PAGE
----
Economically literate bailout opponents argued also that it sets a bad precedent.  By signaling to big corporations that government stands ready to pay the tab for the consequences of their poor decisions, big corporations will more likely make poor decisions in the future.  It’s far too early for Mr. Dionne to conclude that this prediction is mistaken.

I would offer a third concern -- that the government has kept hundreds of thousands of skilled workers and billions of dollars of physical assets under the management of the same group that have decidedly underutilized these assets in the past.  A bankruptcy without Federal intervention would likely have shifted assets and skilled workers into new companies with different management teams and cultures pursuing different strategies with different information.

I always have trouble explaining this issue to people.   Think of a sports team with great players but a lousy coach and management team.  Having the government ensure that the lousy management stays in control of the great players is a waste for everyone.  I explained it more in depth in this post, where I concluded

A corporation has physical plant (like factories) and workers of various skill levels who have productive potential.  These physical and human assets are overlaid with what we generally shortcut as "management" but which includes not just the actual humans currently managing the company but the organization approach, the culture, the management processes, its systems, the traditions, its contracts, its unions, the intellectual property, etc. etc.  In fact, by calling all this summed together "management", we falsely create the impression that it can easily be changed out, by firing the overpaid bums and getting new smarter guys.  This is not the case – Just ask Ross Perot.  You could fire the top 20 guys at GM and replace them all with the consensus all-brilliant team and I still am not sure they could fix it.

All these management factors, from the managers themselves to process to history to culture could better be called the corporate DNA...

So what if GM dies?  Letting the GM’s of the world die is one of the best possible things we can do for our economy and the wealth of our nation.  Assuming GM’s DNA has a less than one multiplier, then releasing GM’s assets from GM’s control actually increases value.  Talented engineers, after some admittedly painful personal dislocation, find jobs designing things people want and value.  Their output has more value, which in the long run helps everyone, including themselves.

The alternative to not letting GM die is, well, Europe (and Japan).  A LOT of Europe’s productive assets are locked up in a few very large corporations with close ties to the state which are not allowed to fail, which are subsidized, protected from competition, etc.  In conjunction with European laws that limit labor mobility, protecting corporate dinosaurs has locked all of Europe’s most productive human and physical assets into organizations with DNA multipliers less than one.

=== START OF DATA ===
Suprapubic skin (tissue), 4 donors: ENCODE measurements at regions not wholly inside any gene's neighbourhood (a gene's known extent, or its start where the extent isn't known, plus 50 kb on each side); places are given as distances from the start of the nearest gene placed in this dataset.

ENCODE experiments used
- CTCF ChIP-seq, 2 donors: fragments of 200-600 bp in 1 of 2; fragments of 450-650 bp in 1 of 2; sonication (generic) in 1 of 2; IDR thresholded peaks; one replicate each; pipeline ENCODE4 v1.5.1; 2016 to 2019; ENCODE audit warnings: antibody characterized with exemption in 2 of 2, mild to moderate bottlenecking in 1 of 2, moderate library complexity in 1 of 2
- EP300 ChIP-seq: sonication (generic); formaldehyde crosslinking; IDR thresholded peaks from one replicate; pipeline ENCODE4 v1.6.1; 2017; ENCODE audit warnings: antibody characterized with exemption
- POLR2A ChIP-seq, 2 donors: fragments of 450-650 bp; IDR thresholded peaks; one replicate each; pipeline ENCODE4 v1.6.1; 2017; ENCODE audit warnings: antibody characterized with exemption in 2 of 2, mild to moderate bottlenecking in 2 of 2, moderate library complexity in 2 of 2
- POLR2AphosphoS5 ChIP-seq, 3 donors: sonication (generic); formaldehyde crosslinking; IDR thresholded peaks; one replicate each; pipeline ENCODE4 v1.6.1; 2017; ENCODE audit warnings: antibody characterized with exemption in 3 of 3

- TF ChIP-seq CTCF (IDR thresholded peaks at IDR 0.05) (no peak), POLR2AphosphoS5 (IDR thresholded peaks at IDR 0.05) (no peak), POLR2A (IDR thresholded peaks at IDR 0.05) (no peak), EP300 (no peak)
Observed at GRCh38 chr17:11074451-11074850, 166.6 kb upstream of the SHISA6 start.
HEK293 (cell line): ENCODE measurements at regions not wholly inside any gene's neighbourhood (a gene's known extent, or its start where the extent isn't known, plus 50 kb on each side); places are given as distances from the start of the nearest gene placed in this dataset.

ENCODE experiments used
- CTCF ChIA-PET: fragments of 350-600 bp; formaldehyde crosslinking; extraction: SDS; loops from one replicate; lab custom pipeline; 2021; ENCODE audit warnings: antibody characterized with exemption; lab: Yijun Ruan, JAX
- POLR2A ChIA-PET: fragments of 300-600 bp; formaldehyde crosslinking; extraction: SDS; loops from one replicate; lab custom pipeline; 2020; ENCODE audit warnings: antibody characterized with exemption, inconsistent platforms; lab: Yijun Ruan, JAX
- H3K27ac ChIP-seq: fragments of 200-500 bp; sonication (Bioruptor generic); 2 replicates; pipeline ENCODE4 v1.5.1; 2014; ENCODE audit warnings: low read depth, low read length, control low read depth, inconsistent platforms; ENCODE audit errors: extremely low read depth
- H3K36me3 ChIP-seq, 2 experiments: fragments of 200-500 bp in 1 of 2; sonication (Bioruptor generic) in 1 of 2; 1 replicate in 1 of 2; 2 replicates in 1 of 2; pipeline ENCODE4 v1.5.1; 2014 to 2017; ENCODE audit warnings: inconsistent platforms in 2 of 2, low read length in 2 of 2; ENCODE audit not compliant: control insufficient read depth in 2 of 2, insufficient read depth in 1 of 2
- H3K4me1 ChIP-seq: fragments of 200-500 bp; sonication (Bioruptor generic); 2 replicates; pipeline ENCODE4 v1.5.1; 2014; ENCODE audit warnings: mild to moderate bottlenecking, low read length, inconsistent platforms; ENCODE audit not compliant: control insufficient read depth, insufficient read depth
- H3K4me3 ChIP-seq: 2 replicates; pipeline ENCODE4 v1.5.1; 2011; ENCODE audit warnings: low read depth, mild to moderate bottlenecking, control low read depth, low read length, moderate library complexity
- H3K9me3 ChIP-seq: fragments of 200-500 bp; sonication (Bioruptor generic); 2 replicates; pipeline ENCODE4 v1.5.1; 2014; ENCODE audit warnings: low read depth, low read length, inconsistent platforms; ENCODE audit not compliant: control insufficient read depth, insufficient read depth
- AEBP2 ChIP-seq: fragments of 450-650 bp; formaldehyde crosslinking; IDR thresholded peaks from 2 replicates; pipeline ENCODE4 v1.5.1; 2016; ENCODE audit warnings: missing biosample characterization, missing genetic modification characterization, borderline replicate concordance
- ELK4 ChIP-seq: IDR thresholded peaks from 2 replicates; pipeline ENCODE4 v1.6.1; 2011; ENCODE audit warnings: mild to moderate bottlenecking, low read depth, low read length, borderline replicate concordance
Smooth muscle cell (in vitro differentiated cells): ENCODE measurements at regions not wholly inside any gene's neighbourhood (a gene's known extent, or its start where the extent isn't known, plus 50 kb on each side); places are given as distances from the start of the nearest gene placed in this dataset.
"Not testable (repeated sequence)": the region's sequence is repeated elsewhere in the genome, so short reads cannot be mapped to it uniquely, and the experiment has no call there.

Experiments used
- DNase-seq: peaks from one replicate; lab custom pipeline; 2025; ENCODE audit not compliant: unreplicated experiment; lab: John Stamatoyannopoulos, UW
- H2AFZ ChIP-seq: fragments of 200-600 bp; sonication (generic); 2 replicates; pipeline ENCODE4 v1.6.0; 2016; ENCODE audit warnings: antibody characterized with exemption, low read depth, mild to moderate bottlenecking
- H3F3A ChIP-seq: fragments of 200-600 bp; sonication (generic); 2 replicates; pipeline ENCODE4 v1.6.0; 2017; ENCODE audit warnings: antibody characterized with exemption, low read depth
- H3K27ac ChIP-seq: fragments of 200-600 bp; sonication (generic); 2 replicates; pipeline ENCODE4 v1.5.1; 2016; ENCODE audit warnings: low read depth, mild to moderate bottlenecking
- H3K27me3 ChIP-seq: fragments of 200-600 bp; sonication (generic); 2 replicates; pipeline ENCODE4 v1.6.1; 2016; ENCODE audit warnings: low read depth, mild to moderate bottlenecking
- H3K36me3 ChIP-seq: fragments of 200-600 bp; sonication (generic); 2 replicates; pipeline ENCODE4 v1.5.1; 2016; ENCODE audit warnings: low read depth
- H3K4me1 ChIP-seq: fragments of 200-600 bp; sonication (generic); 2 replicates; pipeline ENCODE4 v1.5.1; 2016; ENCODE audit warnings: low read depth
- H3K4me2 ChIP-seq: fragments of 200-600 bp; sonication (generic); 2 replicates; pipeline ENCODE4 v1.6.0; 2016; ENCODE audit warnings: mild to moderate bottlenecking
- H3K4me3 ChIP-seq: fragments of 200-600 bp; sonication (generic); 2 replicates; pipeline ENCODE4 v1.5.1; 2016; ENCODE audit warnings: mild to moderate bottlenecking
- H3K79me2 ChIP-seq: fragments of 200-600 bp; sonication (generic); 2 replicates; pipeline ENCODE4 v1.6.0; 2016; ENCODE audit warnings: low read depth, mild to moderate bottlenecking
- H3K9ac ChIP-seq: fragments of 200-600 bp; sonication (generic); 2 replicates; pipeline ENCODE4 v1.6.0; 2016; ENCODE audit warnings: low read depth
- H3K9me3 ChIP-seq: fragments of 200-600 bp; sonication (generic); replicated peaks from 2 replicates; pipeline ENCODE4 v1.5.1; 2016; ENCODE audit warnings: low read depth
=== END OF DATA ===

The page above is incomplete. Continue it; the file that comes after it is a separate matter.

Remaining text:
Really This Much Value Left?

Dish Network is going to buy Blockbuster out of bankruptcy for $320 million.  I am frankly floored there is that much value.  I have found that one can make a surprising amount of money riding an obsolete business down over the years if it is managed correctly -- but this is generally for product businesses.  Retail businesses are really hard to ride down because you need to be closing stores every year and that is hard to do cost-effectively given typical lease terms.  Never-the-less, I expected the winning bid to be from a liquidation company, someone like the folks who took wound down Circuit City.

But the purchase by Dish Network implies that the buyer wants to continue operating Blockbuster in some form, and the identity of the buyer implies some sort of on-demand or streaming service.  But what does Blockbuster offer?  Is the brand valuable in this context, or a liability?   Does it have customer loyalty with a segment (old people?) who have so far shied away from Netflix / Hulu?  Does Blockbuster have favorable royalty / licensing contracts with studios that are transferable to other video delivery models?

If I had to guess, I would bet on the latter.  There have been examples of whole businesses built from legacy contracts.   One of the best examples is a little noticed contract Carl Icahn had with TWA, which spawned a huge new travel agency and later really helped to build Priceline.com.  Here was the story:

When TWA got a loan from Carl Icahn, an almost unnoticed part of the deal was that a certain travel agency owned by Icahn, small at the time, would be guaranteed TWA tickets at a healthy discount off the lowest published fares.  This agency, with this boondoggle, grew to enormous size as Lowestfare.com.  TWA, beyond the reasons listed above, therefore had a second reason for not wanting to publish their lowest possible fare.  Normal limitations that most airlines could set on how many seats would be available at their lowest fare could not be enforced by TWA.  If they offered a new $100 fare, Lowestfare.com could blow out an unlimited number of tickets at $80 or less and TWA would have to accept it.  Therefore, by offering discounts unpublished via Priceline, TWA prevented the travel agency from getting inventory even cheaper.  And so, a huge portion of the early Priceline inventory was TWA.  (ironically, after the American Airlines acquisition of TWA killed the deal, the Lowestfare.com URL was bought by … Priceline.

I wonder if Blockbuster has something of similar value in their royalty / licensing agreements?